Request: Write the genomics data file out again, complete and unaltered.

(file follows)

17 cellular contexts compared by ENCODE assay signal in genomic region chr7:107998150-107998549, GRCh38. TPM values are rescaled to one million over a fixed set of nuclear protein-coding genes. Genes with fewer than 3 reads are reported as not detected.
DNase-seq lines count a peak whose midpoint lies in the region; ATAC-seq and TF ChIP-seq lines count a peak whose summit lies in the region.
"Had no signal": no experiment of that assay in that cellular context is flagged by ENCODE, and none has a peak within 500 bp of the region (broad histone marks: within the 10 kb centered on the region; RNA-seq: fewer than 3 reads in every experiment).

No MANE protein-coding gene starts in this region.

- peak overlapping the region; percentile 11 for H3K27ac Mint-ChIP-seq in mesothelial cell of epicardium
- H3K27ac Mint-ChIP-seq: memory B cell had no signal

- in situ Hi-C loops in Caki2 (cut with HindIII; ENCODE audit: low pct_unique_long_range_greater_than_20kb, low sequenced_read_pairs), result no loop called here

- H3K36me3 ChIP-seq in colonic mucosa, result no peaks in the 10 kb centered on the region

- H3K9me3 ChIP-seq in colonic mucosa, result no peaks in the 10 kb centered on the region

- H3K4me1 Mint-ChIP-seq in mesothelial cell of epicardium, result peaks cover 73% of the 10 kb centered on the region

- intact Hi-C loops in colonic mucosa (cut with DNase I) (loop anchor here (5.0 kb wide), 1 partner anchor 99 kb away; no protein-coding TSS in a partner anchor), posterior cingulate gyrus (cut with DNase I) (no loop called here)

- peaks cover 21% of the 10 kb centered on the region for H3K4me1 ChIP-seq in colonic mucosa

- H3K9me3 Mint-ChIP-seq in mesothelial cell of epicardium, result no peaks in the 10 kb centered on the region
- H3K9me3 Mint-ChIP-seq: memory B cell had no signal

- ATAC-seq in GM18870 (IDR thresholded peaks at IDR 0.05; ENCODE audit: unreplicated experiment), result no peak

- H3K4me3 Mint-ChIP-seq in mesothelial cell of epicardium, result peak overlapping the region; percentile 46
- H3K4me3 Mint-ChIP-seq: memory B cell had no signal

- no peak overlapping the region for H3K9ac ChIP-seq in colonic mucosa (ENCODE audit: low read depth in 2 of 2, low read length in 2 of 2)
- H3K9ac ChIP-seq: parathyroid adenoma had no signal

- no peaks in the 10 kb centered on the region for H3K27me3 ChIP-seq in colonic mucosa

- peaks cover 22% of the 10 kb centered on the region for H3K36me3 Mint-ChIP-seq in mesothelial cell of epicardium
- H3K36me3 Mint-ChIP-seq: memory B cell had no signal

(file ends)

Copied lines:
17 cellular contexts compared by ENCODE assay signal in genomic region chr7:107998150-107998549, GRCh38. TPM values are rescaled to one million over a fixed set of nuclear protein-coding genes. Genes with fewer than 3 reads are reported as not detected.
DNase-seq lines count a peak whose midpoint lies in the region; ATAC-seq and TF ChIP-seq lines count a peak whose summit lies in the region.
"Had no signal": no experiment of that assay in that cellular context is flagged by ENCODE, and none has a peak within 500 bp of the region (broad histone marks: within the 10 kb centered on the region; RNA-seq: fewer than 3 reads in every experiment).

No MANE protein-coding gene starts in this region.

- peak overlapping the region; percentile 11 for H3K27ac Mint-ChIP-seq in mesothelial cell of epicardium
- H3K27ac Mint-ChIP-seq: memory B cell had no signal

- in situ Hi-C loops in Caki2 (cut with HindIII; ENCODE audit: low pct_unique_long_range_greater_than_20kb, low sequenced_read_pairs), result no loop called here

- H3K36me3 ChIP-seq in colonic mucosa, result no peaks in the 10 kb centered on the region

- H3K9me3 ChIP-seq in colonic mucosa, result no peaks in the 10 kb centered on the region

- H3K4me1 Mint-ChIP-seq in mesothelial cell of epicardium, result peaks cover 73% of the 10 kb centered on the region

- intact Hi-C loops in colonic mucosa (cut with DNase I) (loop anchor here (5.0 kb wide), 1 partner anchor 99 kb away; no protein-coding TSS in a partner anchor), posterior cingulate gyrus (cut with DNase I) (no loop called here)

- peaks cover 21% of the 10 kb centered on the region for H3K4me1 ChIP-seq in colonic mucosa

- H3K9me3 Mint-ChIP-seq in mesothelial cell of epicardium, result no peaks in the 10 kb centered on the region
- H3K9me3 Mint-ChIP-seq: memory B cell had no signal

- ATAC-seq in GM18870 (IDR thresholded peaks at IDR 0.05; ENCODE audit: unreplicated experiment), result no peak

- H3K4me3 Mint-ChIP-seq in mesothelial cell of epicardium, result peak overlapping the region; percentile 46
- H3K4me3 Mint-ChIP-seq: memory B cell had no signal

- no peak overlapping the region for H3K9ac ChIP-seq in colonic mucosa (ENCODE audit: low read depth in 2 of 2, low read length in 2 of 2)
- H3K9ac ChIP-seq: parathyroid adenoma had no signal

- no peaks in the 10 kb centered on the region for H3K27me3 ChIP-seq in colonic mucosa

- peaks cover 22% of the 10 kb centered on the region for H3K36me3 Mint-ChIP-seq in mesothelial cell of epicardium
- H3K36me3 Mint-ChIP-seq: memory B cell had no signal